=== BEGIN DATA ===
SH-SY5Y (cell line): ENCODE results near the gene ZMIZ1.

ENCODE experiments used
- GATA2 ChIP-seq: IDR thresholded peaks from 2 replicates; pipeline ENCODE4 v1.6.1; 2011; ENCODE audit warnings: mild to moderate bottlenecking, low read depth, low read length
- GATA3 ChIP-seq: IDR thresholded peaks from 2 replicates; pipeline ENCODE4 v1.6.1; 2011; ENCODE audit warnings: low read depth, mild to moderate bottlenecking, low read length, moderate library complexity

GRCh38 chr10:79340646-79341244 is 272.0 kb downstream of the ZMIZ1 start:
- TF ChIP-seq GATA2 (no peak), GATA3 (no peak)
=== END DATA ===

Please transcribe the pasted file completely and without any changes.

SH-SY5Y (cell line): ENCODE results near the gene ZMIZ1.

ENCODE experiments used
- GATA2 ChIP-seq: IDR thresholded peaks from 2 replicates; pipeline ENCODE4 v1.6.1; 2011; ENCODE audit warnings: mild to moderate bottlenecking, low read depth, low read length
- GATA3 ChIP-seq: IDR thresholded peaks from 2 replicates; pipeline ENCODE4 v1.6.1; 2011; ENCODE audit warnings: low read depth, mild to moderate bottlenecking, low read length, moderate library complexity

GRCh38 chr10:79340646-79341244 is 272.0 kb downstream of the ZMIZ1 start:
- TF ChIP-seq GATA2 (no peak), GATA3 (no peak)